The Pamphlet Collection of Sir Robert Stout: Volume 76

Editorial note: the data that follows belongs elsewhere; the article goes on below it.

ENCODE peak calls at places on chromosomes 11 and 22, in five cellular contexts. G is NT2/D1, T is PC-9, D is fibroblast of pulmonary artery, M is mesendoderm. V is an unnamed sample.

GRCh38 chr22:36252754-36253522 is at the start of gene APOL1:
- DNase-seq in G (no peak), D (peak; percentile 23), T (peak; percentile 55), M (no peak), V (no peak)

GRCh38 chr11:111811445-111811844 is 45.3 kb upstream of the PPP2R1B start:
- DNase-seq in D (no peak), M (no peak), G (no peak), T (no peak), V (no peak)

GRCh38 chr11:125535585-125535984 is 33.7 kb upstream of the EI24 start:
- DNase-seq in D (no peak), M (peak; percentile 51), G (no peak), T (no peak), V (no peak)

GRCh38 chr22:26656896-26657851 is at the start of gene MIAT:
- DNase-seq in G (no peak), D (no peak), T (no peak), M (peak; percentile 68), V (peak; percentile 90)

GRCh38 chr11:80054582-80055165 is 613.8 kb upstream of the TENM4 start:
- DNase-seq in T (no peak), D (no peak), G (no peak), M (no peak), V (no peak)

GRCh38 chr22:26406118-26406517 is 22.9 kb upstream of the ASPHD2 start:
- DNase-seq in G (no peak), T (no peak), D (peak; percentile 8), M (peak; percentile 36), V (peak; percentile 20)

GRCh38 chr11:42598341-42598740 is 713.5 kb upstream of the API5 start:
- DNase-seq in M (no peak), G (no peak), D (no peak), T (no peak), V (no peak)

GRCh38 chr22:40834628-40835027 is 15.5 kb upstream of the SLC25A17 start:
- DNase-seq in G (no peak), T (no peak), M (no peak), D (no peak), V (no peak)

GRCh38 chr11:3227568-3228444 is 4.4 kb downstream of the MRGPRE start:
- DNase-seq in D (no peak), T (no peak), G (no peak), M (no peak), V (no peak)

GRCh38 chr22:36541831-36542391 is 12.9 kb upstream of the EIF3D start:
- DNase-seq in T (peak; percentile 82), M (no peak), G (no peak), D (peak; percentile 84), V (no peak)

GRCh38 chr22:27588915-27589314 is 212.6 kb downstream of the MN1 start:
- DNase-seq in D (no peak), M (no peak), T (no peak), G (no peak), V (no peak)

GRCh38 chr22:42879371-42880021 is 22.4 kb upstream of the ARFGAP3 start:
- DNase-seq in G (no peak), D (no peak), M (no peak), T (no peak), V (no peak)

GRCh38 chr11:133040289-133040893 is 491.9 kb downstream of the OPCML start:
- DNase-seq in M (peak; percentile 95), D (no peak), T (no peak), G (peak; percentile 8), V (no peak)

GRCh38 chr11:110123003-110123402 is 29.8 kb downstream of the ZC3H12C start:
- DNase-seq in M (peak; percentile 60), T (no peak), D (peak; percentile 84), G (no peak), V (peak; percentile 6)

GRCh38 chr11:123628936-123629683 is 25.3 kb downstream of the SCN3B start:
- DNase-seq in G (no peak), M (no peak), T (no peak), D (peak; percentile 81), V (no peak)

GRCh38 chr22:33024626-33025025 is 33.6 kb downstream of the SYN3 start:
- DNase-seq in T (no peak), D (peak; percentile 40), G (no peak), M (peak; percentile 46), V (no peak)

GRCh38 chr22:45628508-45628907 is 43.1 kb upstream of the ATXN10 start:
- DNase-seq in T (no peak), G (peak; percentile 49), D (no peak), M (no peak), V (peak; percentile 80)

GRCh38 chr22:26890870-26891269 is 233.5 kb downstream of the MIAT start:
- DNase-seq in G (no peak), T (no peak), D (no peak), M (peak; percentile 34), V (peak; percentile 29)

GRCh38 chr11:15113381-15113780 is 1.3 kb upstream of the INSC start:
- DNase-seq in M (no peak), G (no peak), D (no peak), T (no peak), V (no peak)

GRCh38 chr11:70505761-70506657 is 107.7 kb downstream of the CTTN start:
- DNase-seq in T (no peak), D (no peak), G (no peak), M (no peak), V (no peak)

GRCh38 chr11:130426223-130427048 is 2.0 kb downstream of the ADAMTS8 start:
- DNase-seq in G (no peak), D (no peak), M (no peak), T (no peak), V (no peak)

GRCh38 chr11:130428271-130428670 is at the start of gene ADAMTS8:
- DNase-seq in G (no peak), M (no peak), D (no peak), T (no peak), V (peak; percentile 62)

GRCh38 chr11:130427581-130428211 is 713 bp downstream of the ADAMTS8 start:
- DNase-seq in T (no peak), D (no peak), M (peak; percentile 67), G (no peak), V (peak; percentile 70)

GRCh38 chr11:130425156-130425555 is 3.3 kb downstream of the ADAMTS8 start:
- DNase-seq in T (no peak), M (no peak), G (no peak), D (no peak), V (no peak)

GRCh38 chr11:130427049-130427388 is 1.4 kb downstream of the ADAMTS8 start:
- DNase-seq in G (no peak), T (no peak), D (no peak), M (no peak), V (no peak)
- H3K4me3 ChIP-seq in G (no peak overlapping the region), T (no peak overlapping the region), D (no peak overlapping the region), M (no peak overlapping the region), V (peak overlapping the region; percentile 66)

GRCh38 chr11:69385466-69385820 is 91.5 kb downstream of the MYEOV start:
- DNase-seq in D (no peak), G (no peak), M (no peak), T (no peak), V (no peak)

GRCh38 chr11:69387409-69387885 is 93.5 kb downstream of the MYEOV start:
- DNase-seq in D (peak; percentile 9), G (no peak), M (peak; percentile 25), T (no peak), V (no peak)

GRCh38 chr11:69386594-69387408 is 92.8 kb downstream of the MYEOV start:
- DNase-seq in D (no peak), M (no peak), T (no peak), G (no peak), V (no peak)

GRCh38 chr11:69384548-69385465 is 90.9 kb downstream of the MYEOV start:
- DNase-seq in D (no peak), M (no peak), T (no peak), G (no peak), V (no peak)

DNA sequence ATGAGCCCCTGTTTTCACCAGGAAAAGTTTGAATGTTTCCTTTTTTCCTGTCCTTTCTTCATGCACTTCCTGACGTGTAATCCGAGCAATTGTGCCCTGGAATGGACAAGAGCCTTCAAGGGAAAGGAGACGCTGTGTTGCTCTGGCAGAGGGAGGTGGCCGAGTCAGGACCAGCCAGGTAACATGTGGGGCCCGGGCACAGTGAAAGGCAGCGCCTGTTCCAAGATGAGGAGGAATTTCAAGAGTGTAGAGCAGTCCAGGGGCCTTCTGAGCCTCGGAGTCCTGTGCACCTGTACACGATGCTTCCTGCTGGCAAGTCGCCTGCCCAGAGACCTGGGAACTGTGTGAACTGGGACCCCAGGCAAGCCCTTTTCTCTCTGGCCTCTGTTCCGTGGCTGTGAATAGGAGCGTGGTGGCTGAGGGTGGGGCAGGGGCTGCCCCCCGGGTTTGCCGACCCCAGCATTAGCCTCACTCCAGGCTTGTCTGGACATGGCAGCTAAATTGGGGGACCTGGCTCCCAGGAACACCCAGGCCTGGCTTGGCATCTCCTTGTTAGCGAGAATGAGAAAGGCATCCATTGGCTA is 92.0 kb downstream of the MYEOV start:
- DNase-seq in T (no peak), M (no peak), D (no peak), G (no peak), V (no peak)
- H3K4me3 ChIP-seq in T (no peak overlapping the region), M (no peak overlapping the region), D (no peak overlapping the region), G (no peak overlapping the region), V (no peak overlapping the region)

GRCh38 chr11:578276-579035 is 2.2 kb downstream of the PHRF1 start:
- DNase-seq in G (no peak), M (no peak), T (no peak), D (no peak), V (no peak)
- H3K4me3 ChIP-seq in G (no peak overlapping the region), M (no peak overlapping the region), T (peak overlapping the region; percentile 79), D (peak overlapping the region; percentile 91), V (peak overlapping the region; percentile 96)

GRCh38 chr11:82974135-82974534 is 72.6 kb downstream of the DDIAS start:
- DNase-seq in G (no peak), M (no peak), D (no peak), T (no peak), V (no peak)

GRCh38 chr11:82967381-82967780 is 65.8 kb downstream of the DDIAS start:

In later years I have seen a good deal of countries in the northern parts of Europe, having travelled by way of the Rhine and the Danube to Vienna, Buda-Pesth, and other parts of Austria and the Styrian Alps to Warsaw and Moscow, which, in its way, is most interesting and original. In the centre of the city there is an elevated and wide, level, rocky platform, called by a Tartar name the "Kremlin," on which there is a Royal palace, a cathedral, and an arsenal with gilded domes. This eminence has a grand aspect page 70 viewed from below, and commands a magnificent panoramic view of the city and the windings of the river, together with a multitude of gilded towers and cupolas of churches in the streets, and a chain of hills in the distance. In Moscow Russian and Oriental customs are mingled, and there is much true piety as well as religious superstition to be seen in the devotional manners and customs of the half Oriental population. From Moscow I returned to St Petersburg, after an absence of more than half a century, by a railway admirably conducted, with most luxurious stations, in striking contrast to the humble dwellings of the Russian peasants in their villages. I made a pleasant trip from St Petersburg to Stockholm, touching at several places on the coast of Finland, situated on narrow, rocky inlets, covered by pine trees; whilst steaming down the Neva the last glimpse we had of Russia was a reflection of sunset on the immense gilded dome of St Isaac's Church, shining like a brilliant evening star. Stockholm is built partly on rocky islands and partly on the mainland of Sweden, connected by bridges; and passengers are also carried in elegant, open-air, little steamers to all parts of the handsome city, or to public gardens, where it is very pleasant to spend a summer evening, and enjoy good music, as well as the comforts of excellent cafés which abound in this gay and polished Scandinavian capital, from which it is easy to journey by lakes page 71 and canals to the wealthy commercial city of Gottenburg, on the shores of the Cattegat. In that northern climate, so severe in winter and so pleasant in summer, the working classes, who appear well-to-do, enjoy their summer festivals in picnic meetings amongst the stately pine woods that surround the city. In Sweden and Norway one is never disturbed by the importunities of beggars, so troublesome in Italy; and, although there is not any show of great wealth, there are few signs of abject poverty. Of Norway, so often and so well described by travellers, I can only say that a trip to its deep inlets or fjords, running far into the land, under the shadow of lofty snow-capped mountains, in one of the well-appointed steamers which go there and to the North Cape in summer from London, Hull, Leith, and Aberdeen, is a delightful way of passing a few weeks, where there is no darkness, only a brief twilight, and the air is warm without being oppressive.